Elon Musk said Friday that Twitter has seen a “massive drop in revenue,” as a growing number of advertisers have paused spending on the platform in the wake of its $44 billion acquisition.
And he said in a tweet: “Twitter has seen a massive decrease in revenue, due to the pressure of activist groups on advertisers, although nothing has changed with the modification of content and we have done everything we can to satisfy the activists.” “Too messed up! They are trying to destroy freedom of expression in America.”
The comments come as brands including General Mills and Volkswagen Group have paused advertising on the social network, and civil society organizations have called on Twitter advertisers to halt all spending globally, citing uncertainty about the company’s direction under Musk. .
“We have paused advertising on Twitter,” General Mills spokesman Kelsey Romhilt told CNN in a statement, making it the first company not to compete with Musk’s Tesla to confirm such a move. “As always, we will continue to monitor this new trend and assess our marketing spending,” the spokesperson said.
In a separate statement, the Volkswagen Group, which owns Audi, Porsche and Bentley, confirmed that it had recommended its brands “to temporarily suspend their paid activities on the platform until further notice.”
The Wall Street Journal, which was first to report These moves, Pfizer and Mondalez said, are pausing ads on Twitter. The two companies did not immediately respond to a request for comment.
The two companies have joined forces with General Motors, which previously said it would pause paying for advertising on Twitter while it evaluates the platform’s “new direction.” Toyota, another Tesla competitor, previously told CNN it was “in discussions with key stakeholders and monitoring the situation” on Twitter.
On Friday, organizations including The Anti-Defamation League, Free Press and GLAAD have increased their campaign to lobby for more brands to rethink advertising on Twitter. The groups cited Friday’s mass layoffs of Twitter employees as a key factor in their thinking, citing concerns that Musk’s cuts will render Twitter’s election integrity policies virtually unenforceable, even if they remain technically active.
After months of uncertainty about Musk’s impending acquisition, advertisers are now facing questions about how Musk will change the platform, which also plays in the digital advertising space despite its outsized political influence. Known as an innovative entrepreneur and curious figure, Musk has promised to rethink Twitter’s content-modification policies and roll back a permanent ban on controversial figures, including former President Donald Trump.
This poses a challenge for brands who are sensitive to the types of content their ads display, an issue further complicated by social media. Most marketers are intimidated by the idea of displaying their ads alongside toxic content such as hate speech, pornography, or misinformation.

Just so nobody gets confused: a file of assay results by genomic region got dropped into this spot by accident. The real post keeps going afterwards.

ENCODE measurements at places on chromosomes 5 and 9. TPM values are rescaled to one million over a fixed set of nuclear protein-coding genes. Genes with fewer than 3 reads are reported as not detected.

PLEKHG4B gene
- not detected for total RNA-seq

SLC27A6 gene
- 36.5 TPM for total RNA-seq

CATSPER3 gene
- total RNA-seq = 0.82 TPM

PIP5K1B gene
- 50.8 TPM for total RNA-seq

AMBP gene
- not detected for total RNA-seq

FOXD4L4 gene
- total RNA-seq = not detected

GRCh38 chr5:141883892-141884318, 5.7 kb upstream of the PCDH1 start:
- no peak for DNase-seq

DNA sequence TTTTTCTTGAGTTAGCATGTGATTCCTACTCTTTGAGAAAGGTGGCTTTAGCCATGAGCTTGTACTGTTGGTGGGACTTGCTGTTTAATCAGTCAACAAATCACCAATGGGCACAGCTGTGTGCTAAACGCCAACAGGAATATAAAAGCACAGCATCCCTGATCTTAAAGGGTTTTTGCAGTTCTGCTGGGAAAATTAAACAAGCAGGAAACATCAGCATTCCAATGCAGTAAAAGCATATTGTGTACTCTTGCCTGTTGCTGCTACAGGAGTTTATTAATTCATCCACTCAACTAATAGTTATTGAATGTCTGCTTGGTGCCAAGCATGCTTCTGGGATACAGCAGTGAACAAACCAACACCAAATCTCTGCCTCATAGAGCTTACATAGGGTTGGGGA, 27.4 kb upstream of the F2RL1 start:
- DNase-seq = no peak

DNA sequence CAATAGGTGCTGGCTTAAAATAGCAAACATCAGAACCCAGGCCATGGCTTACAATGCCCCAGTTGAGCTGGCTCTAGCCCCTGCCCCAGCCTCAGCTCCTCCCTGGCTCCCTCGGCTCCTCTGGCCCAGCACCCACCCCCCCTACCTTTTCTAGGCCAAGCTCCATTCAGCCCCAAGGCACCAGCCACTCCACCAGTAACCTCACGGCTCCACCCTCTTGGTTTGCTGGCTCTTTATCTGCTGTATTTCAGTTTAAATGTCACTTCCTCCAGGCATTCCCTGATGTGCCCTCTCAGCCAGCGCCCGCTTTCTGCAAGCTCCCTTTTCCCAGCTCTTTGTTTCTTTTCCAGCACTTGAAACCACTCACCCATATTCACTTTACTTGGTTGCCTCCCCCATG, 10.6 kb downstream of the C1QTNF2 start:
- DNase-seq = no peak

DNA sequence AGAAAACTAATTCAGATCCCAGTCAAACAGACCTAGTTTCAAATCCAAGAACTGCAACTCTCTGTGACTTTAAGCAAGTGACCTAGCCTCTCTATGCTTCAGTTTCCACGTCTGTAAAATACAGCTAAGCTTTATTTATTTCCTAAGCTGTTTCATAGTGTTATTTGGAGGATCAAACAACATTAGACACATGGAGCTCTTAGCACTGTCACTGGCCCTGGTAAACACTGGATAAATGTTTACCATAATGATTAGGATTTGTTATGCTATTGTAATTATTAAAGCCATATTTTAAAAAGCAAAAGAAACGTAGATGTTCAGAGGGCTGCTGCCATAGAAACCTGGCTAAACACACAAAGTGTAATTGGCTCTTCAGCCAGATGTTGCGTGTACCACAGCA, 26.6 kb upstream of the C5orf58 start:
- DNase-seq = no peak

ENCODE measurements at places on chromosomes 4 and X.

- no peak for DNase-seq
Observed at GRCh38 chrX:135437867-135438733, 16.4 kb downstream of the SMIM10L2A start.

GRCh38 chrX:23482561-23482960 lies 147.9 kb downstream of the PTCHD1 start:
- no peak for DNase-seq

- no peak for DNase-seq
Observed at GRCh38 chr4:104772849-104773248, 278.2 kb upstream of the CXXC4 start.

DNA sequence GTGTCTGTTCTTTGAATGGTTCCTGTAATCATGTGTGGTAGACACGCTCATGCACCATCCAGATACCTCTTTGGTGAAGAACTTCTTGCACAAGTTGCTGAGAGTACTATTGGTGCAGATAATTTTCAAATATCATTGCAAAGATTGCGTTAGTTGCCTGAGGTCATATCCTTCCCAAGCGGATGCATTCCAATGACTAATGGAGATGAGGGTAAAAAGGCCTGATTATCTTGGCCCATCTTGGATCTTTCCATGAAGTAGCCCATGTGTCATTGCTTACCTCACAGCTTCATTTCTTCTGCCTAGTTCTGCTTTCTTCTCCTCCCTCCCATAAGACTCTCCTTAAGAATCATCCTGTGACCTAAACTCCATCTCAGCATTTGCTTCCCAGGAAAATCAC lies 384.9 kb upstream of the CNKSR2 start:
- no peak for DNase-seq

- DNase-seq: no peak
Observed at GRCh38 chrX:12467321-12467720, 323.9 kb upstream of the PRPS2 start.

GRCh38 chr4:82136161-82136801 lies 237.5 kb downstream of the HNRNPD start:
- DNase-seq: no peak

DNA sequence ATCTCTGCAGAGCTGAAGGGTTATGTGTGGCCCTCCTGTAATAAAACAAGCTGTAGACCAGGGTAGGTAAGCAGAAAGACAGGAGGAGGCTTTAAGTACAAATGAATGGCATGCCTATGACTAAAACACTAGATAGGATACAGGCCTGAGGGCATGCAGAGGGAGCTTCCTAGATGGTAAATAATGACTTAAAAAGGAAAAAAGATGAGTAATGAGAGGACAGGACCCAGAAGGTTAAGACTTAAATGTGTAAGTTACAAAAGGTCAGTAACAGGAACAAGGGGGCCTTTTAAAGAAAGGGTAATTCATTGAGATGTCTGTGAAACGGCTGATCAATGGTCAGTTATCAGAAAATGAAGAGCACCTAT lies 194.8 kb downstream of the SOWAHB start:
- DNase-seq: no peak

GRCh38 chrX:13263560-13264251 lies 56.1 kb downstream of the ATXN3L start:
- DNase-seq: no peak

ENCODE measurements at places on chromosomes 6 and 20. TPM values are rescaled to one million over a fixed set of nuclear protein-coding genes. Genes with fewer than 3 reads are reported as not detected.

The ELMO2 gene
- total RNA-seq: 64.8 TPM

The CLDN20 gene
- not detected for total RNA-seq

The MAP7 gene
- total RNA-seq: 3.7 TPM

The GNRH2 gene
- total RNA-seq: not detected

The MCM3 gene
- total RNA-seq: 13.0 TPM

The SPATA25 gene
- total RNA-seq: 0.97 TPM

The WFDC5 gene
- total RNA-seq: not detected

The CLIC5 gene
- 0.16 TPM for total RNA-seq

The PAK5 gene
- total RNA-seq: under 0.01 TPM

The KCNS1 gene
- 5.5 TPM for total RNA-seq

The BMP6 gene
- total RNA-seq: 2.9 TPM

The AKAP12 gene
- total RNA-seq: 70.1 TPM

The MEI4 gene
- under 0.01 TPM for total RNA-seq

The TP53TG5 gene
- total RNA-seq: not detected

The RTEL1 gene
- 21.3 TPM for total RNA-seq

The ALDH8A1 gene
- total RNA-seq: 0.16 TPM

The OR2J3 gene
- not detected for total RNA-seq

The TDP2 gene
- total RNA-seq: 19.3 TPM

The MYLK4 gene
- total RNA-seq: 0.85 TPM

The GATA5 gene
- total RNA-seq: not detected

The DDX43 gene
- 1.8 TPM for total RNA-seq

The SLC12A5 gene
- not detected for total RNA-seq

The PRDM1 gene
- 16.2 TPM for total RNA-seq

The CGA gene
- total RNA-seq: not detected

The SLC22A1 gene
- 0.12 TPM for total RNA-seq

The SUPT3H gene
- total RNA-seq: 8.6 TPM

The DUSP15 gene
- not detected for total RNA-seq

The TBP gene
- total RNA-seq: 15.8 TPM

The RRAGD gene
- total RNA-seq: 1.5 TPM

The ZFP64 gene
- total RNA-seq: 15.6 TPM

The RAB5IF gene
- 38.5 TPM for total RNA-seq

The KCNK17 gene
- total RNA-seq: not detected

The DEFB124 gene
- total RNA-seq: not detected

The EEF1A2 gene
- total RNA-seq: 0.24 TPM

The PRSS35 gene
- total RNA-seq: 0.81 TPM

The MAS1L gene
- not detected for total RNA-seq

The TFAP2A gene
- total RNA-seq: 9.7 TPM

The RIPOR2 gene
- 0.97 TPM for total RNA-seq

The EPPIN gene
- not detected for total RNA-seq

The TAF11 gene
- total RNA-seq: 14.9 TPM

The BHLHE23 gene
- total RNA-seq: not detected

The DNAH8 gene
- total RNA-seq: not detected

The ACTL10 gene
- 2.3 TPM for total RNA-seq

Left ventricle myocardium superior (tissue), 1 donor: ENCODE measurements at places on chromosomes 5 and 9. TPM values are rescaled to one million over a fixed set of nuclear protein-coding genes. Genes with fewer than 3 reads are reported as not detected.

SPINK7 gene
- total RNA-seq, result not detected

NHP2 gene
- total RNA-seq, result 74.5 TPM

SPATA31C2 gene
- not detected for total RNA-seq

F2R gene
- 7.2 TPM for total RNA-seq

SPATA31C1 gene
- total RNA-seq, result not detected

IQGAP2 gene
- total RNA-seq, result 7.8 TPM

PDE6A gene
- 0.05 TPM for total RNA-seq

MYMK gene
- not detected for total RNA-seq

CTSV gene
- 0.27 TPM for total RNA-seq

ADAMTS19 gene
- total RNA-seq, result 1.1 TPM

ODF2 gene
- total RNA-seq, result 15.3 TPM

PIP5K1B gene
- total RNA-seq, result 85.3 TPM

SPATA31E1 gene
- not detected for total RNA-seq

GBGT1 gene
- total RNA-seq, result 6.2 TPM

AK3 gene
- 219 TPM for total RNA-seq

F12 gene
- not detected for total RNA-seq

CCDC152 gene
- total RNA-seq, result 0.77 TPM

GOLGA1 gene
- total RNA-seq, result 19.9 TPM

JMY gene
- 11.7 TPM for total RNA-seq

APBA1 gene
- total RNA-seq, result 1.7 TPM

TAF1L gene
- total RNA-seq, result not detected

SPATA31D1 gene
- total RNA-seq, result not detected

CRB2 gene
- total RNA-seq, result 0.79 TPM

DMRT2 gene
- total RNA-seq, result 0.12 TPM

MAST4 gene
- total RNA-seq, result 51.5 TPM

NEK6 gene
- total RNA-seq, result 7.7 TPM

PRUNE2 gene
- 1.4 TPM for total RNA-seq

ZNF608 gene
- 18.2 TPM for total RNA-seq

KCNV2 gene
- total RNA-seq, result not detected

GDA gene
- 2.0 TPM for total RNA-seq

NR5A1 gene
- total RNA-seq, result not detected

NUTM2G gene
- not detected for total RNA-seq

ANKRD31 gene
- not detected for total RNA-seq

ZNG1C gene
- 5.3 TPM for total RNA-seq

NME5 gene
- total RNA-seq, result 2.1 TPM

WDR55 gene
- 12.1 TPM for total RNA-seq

The ad buying giant Interpublic Group, which works with consumer brands like Unilever and Coca Cola, earlier this week also recommended its customers to pause advertising on the platform.
Musk said he’s not a fan of ads and is currently increasing Twitter’s subscription revenue to increase its bottom line and reduce its reliance on ad sales, which account for 90% of Twitter’s total revenue. But this transformation will not happen overnight, if at all. Musk said he plans to launch an $8 per month subscription plan that will provide users with check markas well as many other franchises, but the plans met with a sharp backlash.
Meanwhile, Musk is working to fend off potential advertiser exodus. Musk’s team spent Monday “meeting with the marketing and advertising community” in New York, according to Jason Calacanis, a member of Musk’s inner circle.
Musk also met earlier this week with a range of leaders from civil society organizations, including the ADL, Free Press and the NAACP, to address concerns about the rise of hate on the platform. Representatives who attended the meeting told CNN they were encouraged by Musk’s willingness to speak and his initial commitments not to change the company’s content policies before midterm, but called on him to take more steps to protect the platform.
Since the meeting with Musk, representatives of some of the same organizations said, the new owner of Twitter showed “irregular” behavior that “betrayed” the commitments he made in particular to the groups.
Shortly before news broke last week that Twitter’s $44 billion acquisition of Twitter was completed, Musk wrote an open letter In an effort to reassure advertisers that he does not want the social network to become a “free place for everyone.”
“Basically, Twitter aspires to be the world’s most respected advertising platform that enhances your brand and grows your organization,” he wrote. “Let’s build something extraordinary together.”
– CNN’s Brian Fong, Peter Valdes-Dapina, and John Basantino contributed to this report.
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